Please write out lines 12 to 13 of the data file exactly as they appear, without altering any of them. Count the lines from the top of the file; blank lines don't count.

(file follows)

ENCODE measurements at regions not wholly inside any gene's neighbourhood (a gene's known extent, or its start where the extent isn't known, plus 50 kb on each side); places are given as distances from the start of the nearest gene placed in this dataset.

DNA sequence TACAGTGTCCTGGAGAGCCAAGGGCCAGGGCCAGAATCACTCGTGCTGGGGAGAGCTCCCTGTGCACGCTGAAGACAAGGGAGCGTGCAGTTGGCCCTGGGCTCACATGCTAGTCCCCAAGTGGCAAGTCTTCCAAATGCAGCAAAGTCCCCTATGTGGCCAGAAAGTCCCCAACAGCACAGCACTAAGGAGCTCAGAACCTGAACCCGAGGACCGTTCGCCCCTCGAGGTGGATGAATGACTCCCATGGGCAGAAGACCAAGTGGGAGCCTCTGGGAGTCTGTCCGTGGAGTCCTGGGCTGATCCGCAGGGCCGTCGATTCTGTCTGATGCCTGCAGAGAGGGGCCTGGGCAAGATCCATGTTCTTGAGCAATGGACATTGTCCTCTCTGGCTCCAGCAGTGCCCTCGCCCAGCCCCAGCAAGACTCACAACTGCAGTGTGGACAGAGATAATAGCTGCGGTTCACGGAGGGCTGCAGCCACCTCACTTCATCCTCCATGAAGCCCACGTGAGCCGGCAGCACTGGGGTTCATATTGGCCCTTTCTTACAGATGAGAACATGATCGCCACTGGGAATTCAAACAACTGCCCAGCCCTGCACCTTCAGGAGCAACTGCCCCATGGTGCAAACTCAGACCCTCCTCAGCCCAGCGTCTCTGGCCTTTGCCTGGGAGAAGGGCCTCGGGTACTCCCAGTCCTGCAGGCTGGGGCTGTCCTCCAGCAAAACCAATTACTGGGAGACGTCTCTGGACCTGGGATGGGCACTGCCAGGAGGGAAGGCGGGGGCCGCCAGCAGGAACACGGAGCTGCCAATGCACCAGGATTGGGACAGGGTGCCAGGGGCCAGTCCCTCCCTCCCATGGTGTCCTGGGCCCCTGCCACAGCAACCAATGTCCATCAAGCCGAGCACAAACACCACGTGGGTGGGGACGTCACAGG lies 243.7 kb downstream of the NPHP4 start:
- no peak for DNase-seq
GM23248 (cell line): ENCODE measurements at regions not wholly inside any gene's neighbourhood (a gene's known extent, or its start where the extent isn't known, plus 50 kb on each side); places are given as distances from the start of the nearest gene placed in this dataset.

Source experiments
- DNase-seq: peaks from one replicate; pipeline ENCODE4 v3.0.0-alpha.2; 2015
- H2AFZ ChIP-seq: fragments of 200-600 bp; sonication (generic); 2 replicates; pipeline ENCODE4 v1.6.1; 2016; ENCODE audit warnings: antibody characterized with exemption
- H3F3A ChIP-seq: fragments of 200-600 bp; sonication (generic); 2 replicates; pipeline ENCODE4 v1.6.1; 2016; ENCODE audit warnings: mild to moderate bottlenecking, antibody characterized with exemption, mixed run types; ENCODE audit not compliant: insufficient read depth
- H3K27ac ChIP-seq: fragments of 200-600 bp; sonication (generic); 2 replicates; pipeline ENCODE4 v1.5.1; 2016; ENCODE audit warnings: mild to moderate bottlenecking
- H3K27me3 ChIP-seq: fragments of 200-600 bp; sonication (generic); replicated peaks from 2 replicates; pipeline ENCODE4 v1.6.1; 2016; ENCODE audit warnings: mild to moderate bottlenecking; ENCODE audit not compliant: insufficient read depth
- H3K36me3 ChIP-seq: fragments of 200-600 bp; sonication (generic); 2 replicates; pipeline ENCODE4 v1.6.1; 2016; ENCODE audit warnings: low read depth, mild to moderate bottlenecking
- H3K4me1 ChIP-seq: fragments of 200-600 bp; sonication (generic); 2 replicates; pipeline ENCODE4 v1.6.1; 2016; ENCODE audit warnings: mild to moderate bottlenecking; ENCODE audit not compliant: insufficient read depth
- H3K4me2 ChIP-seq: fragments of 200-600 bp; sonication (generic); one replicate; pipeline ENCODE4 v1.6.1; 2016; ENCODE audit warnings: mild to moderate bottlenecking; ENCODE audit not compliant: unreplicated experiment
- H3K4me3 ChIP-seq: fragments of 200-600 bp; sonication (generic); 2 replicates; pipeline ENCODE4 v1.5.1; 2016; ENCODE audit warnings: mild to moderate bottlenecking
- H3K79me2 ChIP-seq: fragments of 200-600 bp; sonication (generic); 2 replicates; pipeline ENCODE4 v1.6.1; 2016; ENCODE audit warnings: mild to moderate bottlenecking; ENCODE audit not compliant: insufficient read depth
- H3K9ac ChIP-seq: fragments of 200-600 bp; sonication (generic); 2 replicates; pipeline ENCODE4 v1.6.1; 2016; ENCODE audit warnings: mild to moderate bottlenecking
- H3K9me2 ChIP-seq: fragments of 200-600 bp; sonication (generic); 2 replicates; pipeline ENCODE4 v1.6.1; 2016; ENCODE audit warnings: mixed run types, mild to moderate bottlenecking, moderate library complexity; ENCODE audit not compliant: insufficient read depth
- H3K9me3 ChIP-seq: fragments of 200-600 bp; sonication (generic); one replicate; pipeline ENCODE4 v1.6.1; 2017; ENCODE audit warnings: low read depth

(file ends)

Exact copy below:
- H3K4me1 ChIP-seq: fragments of 200-600 bp; sonication (generic); 2 replicates; pipeline ENCODE4 v1.6.1; 2016; ENCODE audit warnings: mild to moderate bottlenecking; ENCODE audit not compliant: insufficient read depth
- H3K4me2 ChIP-seq: fragments of 200-600 bp; sonication (generic); one replicate; pipeline ENCODE4 v1.6.1; 2016; ENCODE audit warnings: mild to moderate bottlenecking; ENCODE audit not compliant: unreplicated experiment